Banking careers fall in popularity, recruiting must change -Deloitte
LONDON Oct 16 (Reuters) - The popularity of a banking career among business students has fallen since the 2008 financial crisis and banks face a wake-up call to change to attract the best graduates, a survey for accountancy firm Deloitte showed on Wednesday.
The popularity of working in the average bank fell five places to 35th out of 100 employers in the five years to 2013, according to the Deloitte Talent in Banking Survey 2013.
Though banking was more resilient than manufacturing and engineering, which saw popularity fall by twice as much, industries such as software and computer services have become more popular. Accounting also fell, by six places, but remained the most popular career among business students.
The research, a survey of almost 108,000 business students from 1,350 universities in Asia, the Americas, Europe, the Middle East and Africa, also found students interested in banking ranked professional training and development as the top job attribute, ahead of high future earnings.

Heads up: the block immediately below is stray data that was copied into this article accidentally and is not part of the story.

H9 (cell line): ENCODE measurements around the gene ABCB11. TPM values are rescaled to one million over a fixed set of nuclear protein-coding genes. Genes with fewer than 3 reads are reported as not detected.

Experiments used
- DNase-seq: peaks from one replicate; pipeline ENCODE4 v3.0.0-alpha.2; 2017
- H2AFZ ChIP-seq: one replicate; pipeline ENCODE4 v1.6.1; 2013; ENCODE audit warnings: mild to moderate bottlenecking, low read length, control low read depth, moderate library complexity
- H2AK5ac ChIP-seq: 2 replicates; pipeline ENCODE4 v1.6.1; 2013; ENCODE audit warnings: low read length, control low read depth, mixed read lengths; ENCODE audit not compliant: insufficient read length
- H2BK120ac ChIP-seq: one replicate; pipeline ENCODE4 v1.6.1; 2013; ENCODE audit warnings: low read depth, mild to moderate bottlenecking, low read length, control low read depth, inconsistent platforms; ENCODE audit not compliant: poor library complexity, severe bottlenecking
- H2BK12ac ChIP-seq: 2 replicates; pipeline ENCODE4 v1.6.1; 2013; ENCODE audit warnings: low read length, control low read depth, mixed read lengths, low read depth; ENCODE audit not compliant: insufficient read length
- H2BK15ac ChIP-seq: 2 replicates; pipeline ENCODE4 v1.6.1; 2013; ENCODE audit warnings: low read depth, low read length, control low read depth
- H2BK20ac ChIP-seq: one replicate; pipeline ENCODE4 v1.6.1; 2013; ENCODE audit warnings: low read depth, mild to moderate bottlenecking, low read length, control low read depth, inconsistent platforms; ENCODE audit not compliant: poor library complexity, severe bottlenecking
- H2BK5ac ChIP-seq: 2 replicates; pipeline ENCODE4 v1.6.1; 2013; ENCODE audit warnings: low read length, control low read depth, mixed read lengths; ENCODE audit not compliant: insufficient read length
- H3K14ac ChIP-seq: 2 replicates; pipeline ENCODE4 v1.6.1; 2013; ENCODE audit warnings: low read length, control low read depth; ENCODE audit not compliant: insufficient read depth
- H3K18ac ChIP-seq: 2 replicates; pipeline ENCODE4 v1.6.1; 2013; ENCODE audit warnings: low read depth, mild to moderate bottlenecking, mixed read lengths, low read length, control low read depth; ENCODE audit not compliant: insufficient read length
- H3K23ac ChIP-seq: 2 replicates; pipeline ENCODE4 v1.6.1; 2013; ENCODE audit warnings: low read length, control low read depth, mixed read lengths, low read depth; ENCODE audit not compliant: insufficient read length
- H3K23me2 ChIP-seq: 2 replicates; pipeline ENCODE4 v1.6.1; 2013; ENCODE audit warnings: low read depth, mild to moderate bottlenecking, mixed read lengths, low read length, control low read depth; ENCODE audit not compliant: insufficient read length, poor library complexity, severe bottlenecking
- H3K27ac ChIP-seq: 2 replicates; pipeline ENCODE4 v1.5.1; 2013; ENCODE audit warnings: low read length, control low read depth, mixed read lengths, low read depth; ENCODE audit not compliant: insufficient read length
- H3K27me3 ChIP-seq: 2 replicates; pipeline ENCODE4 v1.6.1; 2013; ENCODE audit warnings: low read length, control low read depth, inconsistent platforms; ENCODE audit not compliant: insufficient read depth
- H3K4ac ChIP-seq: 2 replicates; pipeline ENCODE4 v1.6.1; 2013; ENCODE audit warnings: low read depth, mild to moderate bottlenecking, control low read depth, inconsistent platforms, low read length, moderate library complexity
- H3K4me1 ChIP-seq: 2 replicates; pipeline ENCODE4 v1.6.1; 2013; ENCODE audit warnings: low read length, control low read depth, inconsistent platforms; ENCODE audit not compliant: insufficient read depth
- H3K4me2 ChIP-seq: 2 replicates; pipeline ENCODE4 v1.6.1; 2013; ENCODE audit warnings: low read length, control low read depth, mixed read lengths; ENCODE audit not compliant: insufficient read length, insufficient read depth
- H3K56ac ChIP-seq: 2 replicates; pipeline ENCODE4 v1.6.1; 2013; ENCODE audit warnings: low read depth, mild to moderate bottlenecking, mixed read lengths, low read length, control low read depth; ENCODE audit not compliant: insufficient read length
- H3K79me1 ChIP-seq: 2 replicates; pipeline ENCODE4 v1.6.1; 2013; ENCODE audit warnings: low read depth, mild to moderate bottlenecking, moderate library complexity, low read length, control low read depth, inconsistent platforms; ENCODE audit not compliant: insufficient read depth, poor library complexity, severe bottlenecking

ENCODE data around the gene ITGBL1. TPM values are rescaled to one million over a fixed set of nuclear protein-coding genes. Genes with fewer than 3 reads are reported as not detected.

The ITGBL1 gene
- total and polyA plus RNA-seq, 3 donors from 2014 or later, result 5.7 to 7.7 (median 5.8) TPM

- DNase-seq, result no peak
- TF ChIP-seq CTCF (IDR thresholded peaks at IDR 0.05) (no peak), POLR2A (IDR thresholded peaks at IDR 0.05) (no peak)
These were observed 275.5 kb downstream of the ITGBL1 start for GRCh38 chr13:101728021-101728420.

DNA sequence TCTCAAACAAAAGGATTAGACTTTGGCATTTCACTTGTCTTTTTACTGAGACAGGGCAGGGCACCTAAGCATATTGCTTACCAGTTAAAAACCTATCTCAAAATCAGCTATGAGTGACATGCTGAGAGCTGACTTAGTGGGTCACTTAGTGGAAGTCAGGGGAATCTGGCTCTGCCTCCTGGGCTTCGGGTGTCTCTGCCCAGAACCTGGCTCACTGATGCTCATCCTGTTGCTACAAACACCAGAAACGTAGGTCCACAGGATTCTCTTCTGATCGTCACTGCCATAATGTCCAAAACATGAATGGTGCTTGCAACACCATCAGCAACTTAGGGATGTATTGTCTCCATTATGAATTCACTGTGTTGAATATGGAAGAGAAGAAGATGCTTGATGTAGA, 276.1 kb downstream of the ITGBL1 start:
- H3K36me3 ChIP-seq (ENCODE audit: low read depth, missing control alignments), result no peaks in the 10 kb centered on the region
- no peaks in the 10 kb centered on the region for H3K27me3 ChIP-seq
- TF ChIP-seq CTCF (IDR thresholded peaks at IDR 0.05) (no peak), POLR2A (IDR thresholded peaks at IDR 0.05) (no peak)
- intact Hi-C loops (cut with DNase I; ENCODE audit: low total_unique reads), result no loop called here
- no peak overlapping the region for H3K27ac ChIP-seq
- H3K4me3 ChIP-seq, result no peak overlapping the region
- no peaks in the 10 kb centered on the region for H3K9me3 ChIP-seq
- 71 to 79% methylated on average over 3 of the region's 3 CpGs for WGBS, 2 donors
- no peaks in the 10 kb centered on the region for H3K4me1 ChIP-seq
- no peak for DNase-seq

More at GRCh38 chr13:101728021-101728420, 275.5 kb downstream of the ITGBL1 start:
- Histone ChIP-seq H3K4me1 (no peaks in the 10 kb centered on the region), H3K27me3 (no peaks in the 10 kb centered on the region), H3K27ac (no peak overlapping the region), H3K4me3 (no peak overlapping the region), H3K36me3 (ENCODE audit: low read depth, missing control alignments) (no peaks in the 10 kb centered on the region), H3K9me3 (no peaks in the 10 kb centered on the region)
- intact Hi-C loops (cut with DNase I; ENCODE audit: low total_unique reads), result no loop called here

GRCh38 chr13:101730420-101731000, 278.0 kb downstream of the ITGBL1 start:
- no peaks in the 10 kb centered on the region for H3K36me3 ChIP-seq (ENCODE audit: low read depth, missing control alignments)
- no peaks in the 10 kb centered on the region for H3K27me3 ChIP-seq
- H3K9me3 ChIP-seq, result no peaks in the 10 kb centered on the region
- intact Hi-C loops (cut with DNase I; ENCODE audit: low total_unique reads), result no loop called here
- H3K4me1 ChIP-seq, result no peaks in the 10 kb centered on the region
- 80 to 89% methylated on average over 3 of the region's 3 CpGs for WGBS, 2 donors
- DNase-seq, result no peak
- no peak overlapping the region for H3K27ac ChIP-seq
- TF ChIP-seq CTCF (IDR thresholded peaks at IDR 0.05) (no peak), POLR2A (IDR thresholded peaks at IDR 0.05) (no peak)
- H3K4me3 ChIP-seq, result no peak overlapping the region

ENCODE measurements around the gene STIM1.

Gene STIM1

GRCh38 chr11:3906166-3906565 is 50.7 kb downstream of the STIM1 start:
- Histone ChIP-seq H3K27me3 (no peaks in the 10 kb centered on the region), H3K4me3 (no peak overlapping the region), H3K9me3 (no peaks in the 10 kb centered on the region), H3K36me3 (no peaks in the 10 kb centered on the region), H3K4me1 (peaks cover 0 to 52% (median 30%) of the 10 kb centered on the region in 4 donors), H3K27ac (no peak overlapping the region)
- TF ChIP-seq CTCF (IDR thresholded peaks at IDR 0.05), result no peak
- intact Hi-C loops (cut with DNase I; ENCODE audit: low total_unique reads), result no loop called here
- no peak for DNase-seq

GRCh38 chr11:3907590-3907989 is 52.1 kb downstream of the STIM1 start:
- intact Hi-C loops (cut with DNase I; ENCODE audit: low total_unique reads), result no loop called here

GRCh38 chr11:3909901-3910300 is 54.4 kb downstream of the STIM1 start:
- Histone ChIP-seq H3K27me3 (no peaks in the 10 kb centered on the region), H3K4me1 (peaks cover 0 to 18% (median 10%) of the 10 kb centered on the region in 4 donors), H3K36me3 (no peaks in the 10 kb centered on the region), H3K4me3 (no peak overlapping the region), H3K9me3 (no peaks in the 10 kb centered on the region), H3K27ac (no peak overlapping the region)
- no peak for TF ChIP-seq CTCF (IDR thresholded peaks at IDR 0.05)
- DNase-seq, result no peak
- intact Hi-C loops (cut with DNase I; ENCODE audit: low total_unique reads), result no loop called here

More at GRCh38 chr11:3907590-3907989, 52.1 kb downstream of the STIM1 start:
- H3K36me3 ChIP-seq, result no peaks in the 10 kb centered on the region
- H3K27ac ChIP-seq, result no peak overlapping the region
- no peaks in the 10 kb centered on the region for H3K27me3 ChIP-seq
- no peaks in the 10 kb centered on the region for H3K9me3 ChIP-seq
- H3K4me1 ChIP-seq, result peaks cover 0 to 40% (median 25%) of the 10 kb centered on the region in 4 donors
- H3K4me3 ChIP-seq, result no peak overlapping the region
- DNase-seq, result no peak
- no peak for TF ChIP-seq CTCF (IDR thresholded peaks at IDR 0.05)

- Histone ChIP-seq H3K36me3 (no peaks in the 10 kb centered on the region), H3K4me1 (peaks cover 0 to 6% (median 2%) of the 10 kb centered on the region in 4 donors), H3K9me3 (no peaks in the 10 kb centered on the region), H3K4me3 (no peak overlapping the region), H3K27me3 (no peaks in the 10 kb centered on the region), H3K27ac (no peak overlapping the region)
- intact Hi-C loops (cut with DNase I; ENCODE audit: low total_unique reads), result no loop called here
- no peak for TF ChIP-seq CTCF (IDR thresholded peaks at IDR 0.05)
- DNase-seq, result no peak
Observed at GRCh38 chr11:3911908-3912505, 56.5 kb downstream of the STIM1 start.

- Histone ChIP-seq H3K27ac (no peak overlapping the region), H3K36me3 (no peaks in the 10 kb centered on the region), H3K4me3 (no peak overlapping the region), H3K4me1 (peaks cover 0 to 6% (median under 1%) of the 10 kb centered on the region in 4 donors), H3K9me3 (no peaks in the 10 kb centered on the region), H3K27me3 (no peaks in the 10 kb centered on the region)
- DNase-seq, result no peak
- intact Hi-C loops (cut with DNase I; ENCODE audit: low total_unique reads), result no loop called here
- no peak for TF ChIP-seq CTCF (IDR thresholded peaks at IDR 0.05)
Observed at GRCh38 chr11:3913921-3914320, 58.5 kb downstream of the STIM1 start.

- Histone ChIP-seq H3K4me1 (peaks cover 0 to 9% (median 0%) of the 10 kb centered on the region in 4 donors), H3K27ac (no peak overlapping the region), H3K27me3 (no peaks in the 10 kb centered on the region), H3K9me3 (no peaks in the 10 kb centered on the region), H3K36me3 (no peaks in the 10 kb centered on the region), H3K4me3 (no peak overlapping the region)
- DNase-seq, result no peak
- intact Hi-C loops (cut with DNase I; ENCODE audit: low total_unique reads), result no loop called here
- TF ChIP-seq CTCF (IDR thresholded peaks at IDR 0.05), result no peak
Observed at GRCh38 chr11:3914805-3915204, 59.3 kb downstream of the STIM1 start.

"This survey is a wake-up call for banks," Deloitte said, emphasising changing attitudes towards them following the crisis, rate-rigging and mis-selling scandals and regulatory pressure to overhaul their corporate culture.
"Banks must respond decisively if they are to continue to attract the best graduates and it is in their interests to recognise these changing attitudes and highlight attractions other than pay," said Kevin O'Reilly, a partner at Deloitte.
The students considering a banking career did not think banks could provide their ultimate career goals of achieving a work-life balance and job security. More than half expect to move on from their first employer within three years.
"Many students appear to be planning a multi-stage career. Applicants want to work for banks because they are seen as a good place to lay the groundwork for a future career... It may be necessary to transform the career paths they (banks) offer graduates," O'Reilly said.
Deloitte said that old perceptions of sexism and discrimination also lingered on and that banks must cast their recruiting net wider.
- WTO overcomes last minute hitch to reach its first global trade deal
- Colorado baker discriminated by denying gay couple wedding cake: judge
- Flights delayed as air pollution hits record in Shanghai
- Amish girl in Ohio will not be forced to resume chemo for cancer
- South Africa mourns Mandela, will bury him on December 15 |